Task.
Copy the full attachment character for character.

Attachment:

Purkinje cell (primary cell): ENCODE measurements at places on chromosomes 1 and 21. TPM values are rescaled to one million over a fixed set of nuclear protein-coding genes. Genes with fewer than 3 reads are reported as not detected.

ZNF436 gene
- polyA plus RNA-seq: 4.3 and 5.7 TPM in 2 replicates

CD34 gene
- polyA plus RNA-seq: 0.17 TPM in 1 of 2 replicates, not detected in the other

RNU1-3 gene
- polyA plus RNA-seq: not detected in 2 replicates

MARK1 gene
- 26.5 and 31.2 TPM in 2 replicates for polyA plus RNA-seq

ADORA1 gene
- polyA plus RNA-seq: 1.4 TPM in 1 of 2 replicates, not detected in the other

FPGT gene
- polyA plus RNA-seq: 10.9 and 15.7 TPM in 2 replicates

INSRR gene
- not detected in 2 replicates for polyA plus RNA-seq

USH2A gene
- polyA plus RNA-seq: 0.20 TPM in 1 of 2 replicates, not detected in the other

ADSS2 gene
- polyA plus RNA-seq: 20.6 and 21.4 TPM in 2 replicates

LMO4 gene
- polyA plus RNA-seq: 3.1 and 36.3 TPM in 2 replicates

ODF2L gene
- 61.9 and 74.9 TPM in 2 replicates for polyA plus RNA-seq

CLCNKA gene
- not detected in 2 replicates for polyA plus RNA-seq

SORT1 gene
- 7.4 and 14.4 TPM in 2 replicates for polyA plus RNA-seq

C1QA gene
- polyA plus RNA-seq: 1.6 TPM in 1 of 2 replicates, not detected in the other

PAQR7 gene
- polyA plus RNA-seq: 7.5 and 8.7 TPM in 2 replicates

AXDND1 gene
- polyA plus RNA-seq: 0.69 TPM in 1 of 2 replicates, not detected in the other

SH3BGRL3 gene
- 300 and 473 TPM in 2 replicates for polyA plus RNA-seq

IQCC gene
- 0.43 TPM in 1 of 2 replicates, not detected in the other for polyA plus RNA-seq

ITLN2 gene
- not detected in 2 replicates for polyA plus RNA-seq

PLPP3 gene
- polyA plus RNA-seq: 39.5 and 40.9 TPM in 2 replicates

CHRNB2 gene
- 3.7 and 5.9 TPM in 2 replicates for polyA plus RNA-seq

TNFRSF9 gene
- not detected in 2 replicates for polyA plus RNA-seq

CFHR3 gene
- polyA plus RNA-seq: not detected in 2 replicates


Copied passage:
Purkinje cell (primary cell): ENCODE measurements at places on chromosomes 1 and 21. TPM values are rescaled to one million over a fixed set of nuclear protein-coding genes. Genes with fewer than 3 reads are reported as not detected.

ZNF436 gene
- polyA plus RNA-seq: 4.3 and 5.7 TPM in 2 replicates

CD34 gene
- polyA plus RNA-seq: 0.17 TPM in 1 of 2 replicates, not detected in the other

RNU1-3 gene
- polyA plus RNA-seq: not detected in 2 replicates

MARK1 gene
- 26.5 and 31.2 TPM in 2 replicates for polyA plus RNA-seq

ADORA1 gene
- polyA plus RNA-seq: 1.4 TPM in 1 of 2 replicates, not detected in the other

FPGT gene
- polyA plus RNA-seq: 10.9 and 15.7 TPM in 2 replicates

INSRR gene
- not detected in 2 replicates for polyA plus RNA-seq

USH2A gene
- polyA plus RNA-seq: 0.20 TPM in 1 of 2 replicates, not detected in the other

ADSS2 gene
- polyA plus RNA-seq: 20.6 and 21.4 TPM in 2 replicates

LMO4 gene
- polyA plus RNA-seq: 3.1 and 36.3 TPM in 2 replicates

ODF2L gene
- 61.9 and 74.9 TPM in 2 replicates for polyA plus RNA-seq

CLCNKA gene
- not detected in 2 replicates for polyA plus RNA-seq

SORT1 gene
- 7.4 and 14.4 TPM in 2 replicates for polyA plus RNA-seq

C1QA gene
- polyA plus RNA-seq: 1.6 TPM in 1 of 2 replicates, not detected in the other

PAQR7 gene
- polyA plus RNA-seq: 7.5 and 8.7 TPM in 2 replicates

AXDND1 gene
- polyA plus RNA-seq: 0.69 TPM in 1 of 2 replicates, not detected in the other

SH3BGRL3 gene
- 300 and 473 TPM in 2 replicates for polyA plus RNA-seq

IQCC gene
- 0.43 TPM in 1 of 2 replicates, not detected in the other for polyA plus RNA-seq

ITLN2 gene
- not detected in 2 replicates for polyA plus RNA-seq

PLPP3 gene
- polyA plus RNA-seq: 39.5 and 40.9 TPM in 2 replicates

CHRNB2 gene
- 3.7 and 5.9 TPM in 2 replicates for polyA plus RNA-seq

TNFRSF9 gene
- not detected in 2 replicates for polyA plus RNA-seq

CFHR3 gene
- polyA plus RNA-seq: not detected in 2 replicates